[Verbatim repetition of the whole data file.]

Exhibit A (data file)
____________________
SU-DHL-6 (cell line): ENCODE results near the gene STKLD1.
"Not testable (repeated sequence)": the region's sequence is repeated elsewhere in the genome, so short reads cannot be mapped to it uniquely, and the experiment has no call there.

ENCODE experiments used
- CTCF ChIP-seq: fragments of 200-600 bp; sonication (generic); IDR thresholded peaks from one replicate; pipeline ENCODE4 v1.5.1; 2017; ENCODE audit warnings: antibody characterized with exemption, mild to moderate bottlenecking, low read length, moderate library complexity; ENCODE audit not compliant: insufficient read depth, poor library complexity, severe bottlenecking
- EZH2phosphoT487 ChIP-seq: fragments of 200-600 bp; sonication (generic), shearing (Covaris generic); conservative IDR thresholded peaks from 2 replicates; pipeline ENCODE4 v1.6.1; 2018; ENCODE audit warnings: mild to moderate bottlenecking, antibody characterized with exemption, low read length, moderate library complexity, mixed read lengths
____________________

SU-DHL-6 (cell line): ENCODE results near the gene STKLD1.
"Not testable (repeated sequence)": the region's sequence is repeated elsewhere in the genome, so short reads cannot be mapped to it uniquely, and the experiment has no call there.

ENCODE experiments used
- CTCF ChIP-seq: fragments of 200-600 bp; sonication (generic); IDR thresholded peaks from one replicate; pipeline ENCODE4 v1.5.1; 2017; ENCODE audit warnings: antibody characterized with exemption, mild to moderate bottlenecking, low read length, moderate library complexity; ENCODE audit not compliant: insufficient read depth, poor library complexity, severe bottlenecking
- EZH2phosphoT487 ChIP-seq: fragments of 200-600 bp; sonication (generic), shearing (Covaris generic); conservative IDR thresholded peaks from 2 replicates; pipeline ENCODE4 v1.6.1; 2018; ENCODE audit warnings: mild to moderate bottlenecking, antibody characterized with exemption, low read length, moderate library complexity, mixed read lengths